The Scottish Kitchen

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Aurum Press, 2004 - Cooking - 160 pages
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Scotland has long maintained a rich tradition of regional cookery including, for example, the breads and cakes of the Borders, the peasant cookery of the impoverished Highlands and the more sophisticated and cosmopolitan cuisines of Edinburgh and Glasgow. In this book, Christopher Trotter has gathered together the best of these dishes, including not only classic Scots fare such as Cullen Skink, Tweed Kettle or Clooty Dumpling, but also lesser-known recipes, some from the archives of properties belonging to the National Trust for Scotland. interpretation to adapt them to modern tastes or to make use of modern ingredients, and there is also a leavening of the author's own recipes all of which are firmly in the Scottish tradition. with particular stress being laid upon the importance of local produce and traditions: the grain, cattle and fish of the Aberdeen area, for example, or the dried fruits and spices which flowed into the country through Leith docks. The book, which is illustrated with specially commissioned colour photography, is completed by a list of producers and suppliers of prime Scottish produce.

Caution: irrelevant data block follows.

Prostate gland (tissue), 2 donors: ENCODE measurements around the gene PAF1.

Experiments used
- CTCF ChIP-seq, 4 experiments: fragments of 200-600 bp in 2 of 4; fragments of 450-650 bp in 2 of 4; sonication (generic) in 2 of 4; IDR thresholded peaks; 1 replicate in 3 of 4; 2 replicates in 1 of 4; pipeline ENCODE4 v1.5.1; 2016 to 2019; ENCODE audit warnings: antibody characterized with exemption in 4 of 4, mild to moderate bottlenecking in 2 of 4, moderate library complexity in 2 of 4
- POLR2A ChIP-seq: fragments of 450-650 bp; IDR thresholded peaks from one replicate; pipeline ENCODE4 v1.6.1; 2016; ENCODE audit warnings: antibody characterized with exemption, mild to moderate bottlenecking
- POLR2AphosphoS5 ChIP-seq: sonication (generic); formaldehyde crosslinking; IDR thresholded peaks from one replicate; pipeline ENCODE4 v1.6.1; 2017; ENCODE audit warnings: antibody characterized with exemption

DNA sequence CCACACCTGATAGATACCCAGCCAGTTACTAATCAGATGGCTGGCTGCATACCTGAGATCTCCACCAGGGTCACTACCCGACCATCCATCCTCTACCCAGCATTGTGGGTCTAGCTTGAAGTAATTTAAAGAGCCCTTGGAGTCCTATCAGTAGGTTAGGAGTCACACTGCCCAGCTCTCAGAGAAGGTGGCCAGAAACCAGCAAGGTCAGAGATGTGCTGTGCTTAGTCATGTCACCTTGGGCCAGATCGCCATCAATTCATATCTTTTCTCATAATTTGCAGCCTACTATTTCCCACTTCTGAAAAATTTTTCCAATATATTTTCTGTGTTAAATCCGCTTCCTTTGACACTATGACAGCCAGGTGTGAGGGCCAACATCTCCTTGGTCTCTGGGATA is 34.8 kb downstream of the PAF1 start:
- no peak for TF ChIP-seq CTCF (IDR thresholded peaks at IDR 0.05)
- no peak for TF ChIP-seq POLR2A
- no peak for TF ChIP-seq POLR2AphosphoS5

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About the author (2004)

Christopher Trotter is the chef of the 16th-century Myres Castle Highland Hotel in Scotland, where he indulges his passion for Scottish produce, foods and cooking.

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